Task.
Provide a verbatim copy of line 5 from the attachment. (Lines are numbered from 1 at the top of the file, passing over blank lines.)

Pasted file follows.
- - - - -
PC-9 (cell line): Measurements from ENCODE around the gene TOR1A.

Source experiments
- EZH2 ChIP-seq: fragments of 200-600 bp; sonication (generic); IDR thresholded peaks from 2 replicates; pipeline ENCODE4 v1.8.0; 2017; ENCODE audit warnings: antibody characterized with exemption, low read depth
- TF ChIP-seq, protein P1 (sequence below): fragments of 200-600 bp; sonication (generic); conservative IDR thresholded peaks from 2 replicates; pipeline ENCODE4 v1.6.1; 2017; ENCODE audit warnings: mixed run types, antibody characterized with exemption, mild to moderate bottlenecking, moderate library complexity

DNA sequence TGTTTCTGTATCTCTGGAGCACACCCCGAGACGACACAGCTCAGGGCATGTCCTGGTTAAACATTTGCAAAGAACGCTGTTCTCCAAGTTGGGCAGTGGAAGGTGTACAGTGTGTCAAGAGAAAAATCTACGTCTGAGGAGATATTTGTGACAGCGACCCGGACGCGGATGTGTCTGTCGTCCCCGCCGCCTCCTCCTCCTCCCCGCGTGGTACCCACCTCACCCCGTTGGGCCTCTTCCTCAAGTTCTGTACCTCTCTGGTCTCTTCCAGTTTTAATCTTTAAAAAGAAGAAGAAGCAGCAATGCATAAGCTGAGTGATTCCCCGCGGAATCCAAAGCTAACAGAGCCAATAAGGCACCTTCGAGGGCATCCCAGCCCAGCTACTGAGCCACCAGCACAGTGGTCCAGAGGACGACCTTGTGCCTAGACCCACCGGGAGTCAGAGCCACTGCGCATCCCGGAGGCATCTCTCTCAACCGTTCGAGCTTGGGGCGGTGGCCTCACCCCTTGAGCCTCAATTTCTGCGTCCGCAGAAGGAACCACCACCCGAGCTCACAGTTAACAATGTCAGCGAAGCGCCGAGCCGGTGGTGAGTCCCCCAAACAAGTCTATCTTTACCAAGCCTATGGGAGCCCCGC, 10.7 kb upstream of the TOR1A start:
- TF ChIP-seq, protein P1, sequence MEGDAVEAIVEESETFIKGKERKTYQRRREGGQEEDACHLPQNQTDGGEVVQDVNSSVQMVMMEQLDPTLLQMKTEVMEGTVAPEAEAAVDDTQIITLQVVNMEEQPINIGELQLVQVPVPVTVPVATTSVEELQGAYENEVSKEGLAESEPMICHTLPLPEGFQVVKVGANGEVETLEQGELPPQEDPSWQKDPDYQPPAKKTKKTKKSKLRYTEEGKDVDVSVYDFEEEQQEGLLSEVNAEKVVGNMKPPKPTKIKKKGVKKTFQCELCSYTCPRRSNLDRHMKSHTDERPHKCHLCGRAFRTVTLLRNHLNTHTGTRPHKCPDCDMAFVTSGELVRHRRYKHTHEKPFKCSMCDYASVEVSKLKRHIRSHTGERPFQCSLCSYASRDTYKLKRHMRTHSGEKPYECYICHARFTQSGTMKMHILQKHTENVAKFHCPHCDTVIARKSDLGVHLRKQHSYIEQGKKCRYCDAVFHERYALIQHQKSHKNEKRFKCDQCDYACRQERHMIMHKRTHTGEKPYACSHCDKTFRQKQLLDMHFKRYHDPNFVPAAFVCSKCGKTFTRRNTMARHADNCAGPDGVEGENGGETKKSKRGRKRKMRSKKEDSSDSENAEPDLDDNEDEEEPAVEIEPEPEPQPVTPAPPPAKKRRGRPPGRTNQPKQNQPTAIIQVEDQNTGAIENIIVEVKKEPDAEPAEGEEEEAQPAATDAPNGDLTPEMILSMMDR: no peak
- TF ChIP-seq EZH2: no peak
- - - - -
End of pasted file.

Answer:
DNA sequence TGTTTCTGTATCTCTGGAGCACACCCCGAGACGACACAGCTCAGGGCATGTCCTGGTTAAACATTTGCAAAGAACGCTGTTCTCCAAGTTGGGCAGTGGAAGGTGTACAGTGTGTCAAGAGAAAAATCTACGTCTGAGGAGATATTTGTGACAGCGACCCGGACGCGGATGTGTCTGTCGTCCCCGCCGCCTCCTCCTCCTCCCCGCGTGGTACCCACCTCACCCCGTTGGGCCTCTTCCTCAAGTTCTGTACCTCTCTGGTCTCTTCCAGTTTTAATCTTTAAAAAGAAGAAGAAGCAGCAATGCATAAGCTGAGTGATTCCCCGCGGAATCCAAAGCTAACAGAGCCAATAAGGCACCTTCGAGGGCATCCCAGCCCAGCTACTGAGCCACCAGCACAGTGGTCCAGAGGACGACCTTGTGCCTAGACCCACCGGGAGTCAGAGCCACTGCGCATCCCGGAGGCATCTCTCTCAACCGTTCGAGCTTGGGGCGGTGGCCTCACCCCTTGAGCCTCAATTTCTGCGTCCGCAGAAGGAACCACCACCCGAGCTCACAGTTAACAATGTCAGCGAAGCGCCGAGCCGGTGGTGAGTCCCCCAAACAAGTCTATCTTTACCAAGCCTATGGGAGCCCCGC, 10.7 kb upstream of the TOR1A start: